Veronica received her MA in contemporary diplomacy from the University of Malta and took further postgraduate studies in Diplomacy and IT there. She is a graduate of short term courses from Georgetown University, Harvard University Center for International Development and DiploFoundation.
“Any long term partnership is based on mutual trust, understanding, co-shared vision and accountability. The success of Global Data Barometer is dependent on our partners, which is why we will co-create our success together.”Veronica Cretu, Director of Strategy and Partnerships
Then, on the research side, Amy Johnson is joining us as Senior Research Lead and Nicolás Grossman as Research and Data Lead.
Amy Johnson is a linguistic anthropologist and scholar of digital science and technology studies, with a longstanding focus on government transparency. Conducting research across English, Arabic, and Japanese, she investigates topics such as government adoption of digital technologies, global platform governance, parody, harassment, and software localization. Her research has been supported by the American Council of Learned Societies, the Center for Humanistic Inquiry at Amherst College, The Japan Foundation, the National Freedom of Information Coalition, and the Wenner-Gren Foundation, among others. She regularly presents her research at conferences and publishes in academic journals. In addition, her research and analysis have been featured in the Boston Globe, Fast Company, Forbes, Fortune, The Globe and Mail, Motherboard, Spiegel Online, and The Washington Post. She holds a PhD from MIT’s Program in History, Anthropology, and Science, Technology, and Society and is a past fellow and current research affiliate at the Berkman Klein Center for Internet & Society at Harvard University.
“The potential scale and impact of the Global Data Barometer takes my breath away. I’m looking forward to meeting our researchers around the world and delving into the complexities of data for public good together.”Amy Johnson, Senior Research Lead
Nicolás is a sociologist and journalist specialized in Open Data and GIS. For more than 6 years he has led the Open Data and Data Journalism strategy of Properati, one of the most recognized private sector platforms using open data in Latin America. In addition to writing widely, including for the OGP, he has participated as a speaker at numerous open data events in Argentina and Latin America and has provided data journalism workshops to prominent journalists from the most important newsrooms in Ecuador, Peru and Colombia. In 2018 he founded Socios.red, a web tool that contributes to transparency in Argentina by connecting information about companies, political parties and governments. The platform is used every week by dozens of journalists and researchers and when launched secured media headlines through a joint investigation on private interests influence on government. He obtained his Bachelor’s degree in Sociology at the University of Buenos Aires (UBA) and is concluding his Master’s studies in International Political Sociology at the National University of Tres de Febrero (UNTREF) studying big data and AI challenges and risks from the perspective of less developed countries.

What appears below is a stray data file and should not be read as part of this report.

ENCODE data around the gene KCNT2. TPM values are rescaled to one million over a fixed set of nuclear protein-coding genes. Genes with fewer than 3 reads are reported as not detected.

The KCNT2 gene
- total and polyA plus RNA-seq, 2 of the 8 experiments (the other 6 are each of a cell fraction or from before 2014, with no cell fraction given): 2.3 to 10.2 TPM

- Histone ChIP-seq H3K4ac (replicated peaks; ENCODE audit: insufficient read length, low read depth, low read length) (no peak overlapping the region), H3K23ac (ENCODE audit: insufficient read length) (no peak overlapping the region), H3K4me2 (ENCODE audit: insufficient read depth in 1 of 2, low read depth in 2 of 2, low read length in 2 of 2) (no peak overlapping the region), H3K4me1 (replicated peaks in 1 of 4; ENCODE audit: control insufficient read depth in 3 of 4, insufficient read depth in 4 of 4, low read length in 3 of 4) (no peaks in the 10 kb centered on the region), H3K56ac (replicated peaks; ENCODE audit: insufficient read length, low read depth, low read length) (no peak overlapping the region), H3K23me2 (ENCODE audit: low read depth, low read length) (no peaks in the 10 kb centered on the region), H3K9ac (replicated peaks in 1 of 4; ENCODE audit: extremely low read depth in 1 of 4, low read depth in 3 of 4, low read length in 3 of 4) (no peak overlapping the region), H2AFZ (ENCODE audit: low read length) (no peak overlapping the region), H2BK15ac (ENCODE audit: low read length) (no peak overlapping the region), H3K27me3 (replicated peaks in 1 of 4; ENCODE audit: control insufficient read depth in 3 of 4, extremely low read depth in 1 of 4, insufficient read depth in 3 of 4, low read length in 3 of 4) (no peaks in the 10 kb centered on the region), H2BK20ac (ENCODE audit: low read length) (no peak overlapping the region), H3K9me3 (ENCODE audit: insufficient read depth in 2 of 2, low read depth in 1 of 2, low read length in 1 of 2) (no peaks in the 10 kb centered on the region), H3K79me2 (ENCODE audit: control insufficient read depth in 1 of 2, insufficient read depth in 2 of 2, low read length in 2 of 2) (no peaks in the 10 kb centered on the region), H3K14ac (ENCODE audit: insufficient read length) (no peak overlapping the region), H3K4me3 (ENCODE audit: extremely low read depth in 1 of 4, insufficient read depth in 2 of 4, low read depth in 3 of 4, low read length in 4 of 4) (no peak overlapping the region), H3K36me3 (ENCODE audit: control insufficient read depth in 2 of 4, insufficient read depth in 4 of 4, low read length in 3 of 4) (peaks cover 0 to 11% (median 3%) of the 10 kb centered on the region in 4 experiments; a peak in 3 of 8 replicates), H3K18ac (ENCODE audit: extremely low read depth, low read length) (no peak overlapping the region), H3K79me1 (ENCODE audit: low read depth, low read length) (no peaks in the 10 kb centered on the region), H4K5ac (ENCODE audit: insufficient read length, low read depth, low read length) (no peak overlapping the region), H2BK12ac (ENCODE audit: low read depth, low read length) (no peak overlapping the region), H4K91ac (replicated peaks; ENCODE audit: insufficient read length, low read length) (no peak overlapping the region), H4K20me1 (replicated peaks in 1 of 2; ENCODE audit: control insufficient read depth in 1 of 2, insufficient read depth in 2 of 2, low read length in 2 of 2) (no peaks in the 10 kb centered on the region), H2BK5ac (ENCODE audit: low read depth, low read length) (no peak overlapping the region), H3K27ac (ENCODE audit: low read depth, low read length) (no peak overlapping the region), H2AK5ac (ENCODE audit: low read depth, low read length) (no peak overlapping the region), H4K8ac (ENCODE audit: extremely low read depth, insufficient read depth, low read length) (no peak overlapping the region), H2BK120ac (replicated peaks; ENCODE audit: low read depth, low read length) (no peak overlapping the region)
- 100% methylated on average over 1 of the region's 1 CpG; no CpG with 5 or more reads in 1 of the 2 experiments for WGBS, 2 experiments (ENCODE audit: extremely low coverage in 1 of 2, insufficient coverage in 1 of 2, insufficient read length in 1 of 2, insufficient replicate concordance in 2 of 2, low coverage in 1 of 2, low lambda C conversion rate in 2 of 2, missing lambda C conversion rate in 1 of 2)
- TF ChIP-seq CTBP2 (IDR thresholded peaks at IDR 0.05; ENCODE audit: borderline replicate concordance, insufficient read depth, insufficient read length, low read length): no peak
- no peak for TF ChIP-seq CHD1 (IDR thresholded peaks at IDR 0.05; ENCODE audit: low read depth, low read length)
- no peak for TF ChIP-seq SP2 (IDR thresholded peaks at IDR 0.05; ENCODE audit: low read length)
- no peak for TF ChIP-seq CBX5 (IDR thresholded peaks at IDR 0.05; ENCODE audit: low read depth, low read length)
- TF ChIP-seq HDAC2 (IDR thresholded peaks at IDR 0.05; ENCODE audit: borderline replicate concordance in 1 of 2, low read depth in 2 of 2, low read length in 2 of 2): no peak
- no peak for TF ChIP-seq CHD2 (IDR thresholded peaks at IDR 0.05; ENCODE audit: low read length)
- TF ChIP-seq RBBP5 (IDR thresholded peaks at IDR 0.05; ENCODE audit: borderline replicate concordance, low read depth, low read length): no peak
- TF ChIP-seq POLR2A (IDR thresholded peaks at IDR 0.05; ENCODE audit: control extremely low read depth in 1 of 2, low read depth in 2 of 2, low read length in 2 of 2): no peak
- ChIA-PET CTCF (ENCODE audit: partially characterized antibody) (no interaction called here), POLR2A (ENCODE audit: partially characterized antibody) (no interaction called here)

“Measuring and comparing the use of data for the public good in different countries is a huge challenge. There is no single way to do it. But GDB’s strength will be in the team and partnerships it is building and the openness of its methods and results will undoubtedly make a difference.”Nicolás Grossman, Research & Data Lead
Next up: We’re in the process of refining our study design. Interested in partnering with us to develop a sectoral module? Drop a line to firstname.lastname@example.org to find out more.